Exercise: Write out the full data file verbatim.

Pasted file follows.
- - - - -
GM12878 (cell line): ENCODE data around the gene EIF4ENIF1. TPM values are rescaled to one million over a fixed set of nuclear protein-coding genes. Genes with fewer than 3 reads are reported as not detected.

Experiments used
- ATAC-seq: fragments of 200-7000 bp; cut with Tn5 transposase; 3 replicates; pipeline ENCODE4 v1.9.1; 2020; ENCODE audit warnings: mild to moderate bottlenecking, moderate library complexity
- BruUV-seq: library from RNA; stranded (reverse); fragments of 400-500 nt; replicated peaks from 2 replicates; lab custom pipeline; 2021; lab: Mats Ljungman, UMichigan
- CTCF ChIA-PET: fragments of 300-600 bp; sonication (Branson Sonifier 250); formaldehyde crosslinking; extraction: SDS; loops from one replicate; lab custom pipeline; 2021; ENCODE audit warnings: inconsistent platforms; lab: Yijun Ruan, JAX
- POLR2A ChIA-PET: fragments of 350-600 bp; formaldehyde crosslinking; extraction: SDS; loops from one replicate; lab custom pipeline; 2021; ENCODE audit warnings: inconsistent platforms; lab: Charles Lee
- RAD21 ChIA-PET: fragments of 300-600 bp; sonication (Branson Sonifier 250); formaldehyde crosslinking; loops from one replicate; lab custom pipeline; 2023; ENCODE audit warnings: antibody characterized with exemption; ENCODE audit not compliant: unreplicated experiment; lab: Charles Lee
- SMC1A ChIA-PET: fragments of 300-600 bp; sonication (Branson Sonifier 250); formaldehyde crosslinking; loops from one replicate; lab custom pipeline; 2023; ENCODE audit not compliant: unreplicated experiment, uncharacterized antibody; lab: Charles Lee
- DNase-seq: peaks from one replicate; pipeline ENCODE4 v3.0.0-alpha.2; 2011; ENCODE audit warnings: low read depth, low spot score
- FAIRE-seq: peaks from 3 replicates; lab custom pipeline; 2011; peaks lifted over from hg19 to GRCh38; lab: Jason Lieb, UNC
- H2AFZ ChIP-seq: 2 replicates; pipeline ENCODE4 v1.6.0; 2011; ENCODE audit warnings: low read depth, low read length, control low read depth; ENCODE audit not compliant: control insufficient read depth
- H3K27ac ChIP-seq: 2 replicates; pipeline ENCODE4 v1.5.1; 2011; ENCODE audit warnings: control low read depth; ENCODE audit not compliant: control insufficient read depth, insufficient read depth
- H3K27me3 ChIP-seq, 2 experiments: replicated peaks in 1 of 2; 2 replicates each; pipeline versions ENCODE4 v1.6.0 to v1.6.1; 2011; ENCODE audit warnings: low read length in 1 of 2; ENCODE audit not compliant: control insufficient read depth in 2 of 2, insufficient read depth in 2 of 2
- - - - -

GM12878 (cell line): ENCODE data around the gene EIF4ENIF1. TPM values are rescaled to one million over a fixed set of nuclear protein-coding genes. Genes with fewer than 3 reads are reported as not detected.

Experiments used
- ATAC-seq: fragments of 200-7000 bp; cut with Tn5 transposase; 3 replicates; pipeline ENCODE4 v1.9.1; 2020; ENCODE audit warnings: mild to moderate bottlenecking, moderate library complexity
- BruUV-seq: library from RNA; stranded (reverse); fragments of 400-500 nt; replicated peaks from 2 replicates; lab custom pipeline; 2021; lab: Mats Ljungman, UMichigan
- CTCF ChIA-PET: fragments of 300-600 bp; sonication (Branson Sonifier 250); formaldehyde crosslinking; extraction: SDS; loops from one replicate; lab custom pipeline; 2021; ENCODE audit warnings: inconsistent platforms; lab: Yijun Ruan, JAX
- POLR2A ChIA-PET: fragments of 350-600 bp; formaldehyde crosslinking; extraction: SDS; loops from one replicate; lab custom pipeline; 2021; ENCODE audit warnings: inconsistent platforms; lab: Charles Lee
- RAD21 ChIA-PET: fragments of 300-600 bp; sonication (Branson Sonifier 250); formaldehyde crosslinking; loops from one replicate; lab custom pipeline; 2023; ENCODE audit warnings: antibody characterized with exemption; ENCODE audit not compliant: unreplicated experiment; lab: Charles Lee
- SMC1A ChIA-PET: fragments of 300-600 bp; sonication (Branson Sonifier 250); formaldehyde crosslinking; loops from one replicate; lab custom pipeline; 2023; ENCODE audit not compliant: unreplicated experiment, uncharacterized antibody; lab: Charles Lee
- DNase-seq: peaks from one replicate; pipeline ENCODE4 v3.0.0-alpha.2; 2011; ENCODE audit warnings: low read depth, low spot score
- FAIRE-seq: peaks from 3 replicates; lab custom pipeline; 2011; peaks lifted over from hg19 to GRCh38; lab: Jason Lieb, UNC
- H2AFZ ChIP-seq: 2 replicates; pipeline ENCODE4 v1.6.0; 2011; ENCODE audit warnings: low read depth, low read length, control low read depth; ENCODE audit not compliant: control insufficient read depth
- H3K27ac ChIP-seq: 2 replicates; pipeline ENCODE4 v1.5.1; 2011; ENCODE audit warnings: control low read depth; ENCODE audit not compliant: control insufficient read depth, insufficient read depth
- H3K27me3 ChIP-seq, 2 experiments: replicated peaks in 1 of 2; 2 replicates each; pipeline versions ENCODE4 v1.6.0 to v1.6.1; 2011; ENCODE audit warnings: low read length in 1 of 2; ENCODE audit not compliant: control insufficient read depth in 2 of 2, insufficient read depth in 2 of 2